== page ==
"I am positive about the macroeconomic scenario in India" - Nobutaka Kitajima, CIO–Equity, LIC Nomura MF
2/7/2013 9:00 PM Thursday
Nobutaka Kitajima, CIO-Equity, LIC Nomura MF, has extensive fund management experience in the Asian markets. In an interview with Shailendra Lotlikar, he explains the reasons for his optimism on the Indian markets and throws some light on his investment philosophy.
- I am positive about the macroeconomic scenario in India because of the economic reforms that have been announced in the recent past…I think the government is clever enough to implement reforms and keep the momentum of an enhanced sentiment.
- The FII investments are likely to continue for India. The direction of monetary policy favours India.
- The government is taking steps to rationalise regulation, coal allocation, environmental clearances and much more. Going forward, there will be an improvement in the infrastructure sector. But, it is a slow burning story.
LIC Nomura MF
How did you begin your journey in the fund management industry?
It was in the late 1980s when I joined the Nomura Securities Investment Trust Management, which later became Nomura Asset Management, in Tokyo. The main thing for me was that there was a clear career path to build an expertise in a narrow field. Due to the lifetime employment practices in Japan, if you work for a regular company, you do not know where you end up at. Because the industry was booming, I was lucky to be in the middle of fund management from almost day one.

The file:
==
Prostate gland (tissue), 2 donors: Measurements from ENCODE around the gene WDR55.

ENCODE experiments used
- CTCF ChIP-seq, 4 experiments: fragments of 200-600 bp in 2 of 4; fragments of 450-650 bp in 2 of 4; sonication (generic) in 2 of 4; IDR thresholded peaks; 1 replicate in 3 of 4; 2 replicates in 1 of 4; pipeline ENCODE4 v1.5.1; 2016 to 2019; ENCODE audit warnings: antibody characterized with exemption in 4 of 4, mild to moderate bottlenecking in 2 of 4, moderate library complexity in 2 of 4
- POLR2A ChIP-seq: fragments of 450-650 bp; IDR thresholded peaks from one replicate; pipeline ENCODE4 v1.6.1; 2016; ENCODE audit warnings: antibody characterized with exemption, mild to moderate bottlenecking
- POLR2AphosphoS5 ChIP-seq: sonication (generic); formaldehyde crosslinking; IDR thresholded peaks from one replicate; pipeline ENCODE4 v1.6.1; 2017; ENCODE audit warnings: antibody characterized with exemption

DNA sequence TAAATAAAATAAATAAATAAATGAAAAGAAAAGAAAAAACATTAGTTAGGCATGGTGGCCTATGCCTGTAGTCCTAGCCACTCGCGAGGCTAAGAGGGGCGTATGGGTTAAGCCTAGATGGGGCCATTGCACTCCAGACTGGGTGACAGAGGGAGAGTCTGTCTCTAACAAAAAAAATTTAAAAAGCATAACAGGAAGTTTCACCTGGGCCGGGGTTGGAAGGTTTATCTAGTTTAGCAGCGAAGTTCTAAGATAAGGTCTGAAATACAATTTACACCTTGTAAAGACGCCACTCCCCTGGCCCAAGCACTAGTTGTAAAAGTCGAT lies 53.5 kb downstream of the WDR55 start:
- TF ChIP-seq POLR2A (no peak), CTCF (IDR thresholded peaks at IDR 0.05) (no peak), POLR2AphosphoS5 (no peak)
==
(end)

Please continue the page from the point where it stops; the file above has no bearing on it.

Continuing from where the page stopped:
The fund management in Japan is different from that in India. What made you shift your base from Japan to India?
During the 1990s, the Asian stock markets started developing. Because I was the youngest member of the team, I was assigned with the Asian markets, which were very small at that time. I was handling the investment in Hong Kong, Singapore, Indonesia, etc. from a very early stage of their development. I have been a fund manager for Asia (excluding Japan) for more than 10 years.
At that time, India was closed to international investors except through depository receipts. Obviously, India is a big country and I wanted to get involved with it at some point of time.
Has the transition from Japan to India been smooth or have you faced problems in understanding the psychology of the Indian investors?
The investor psychology is the same everywhere and there is not much difference in that across the globe.
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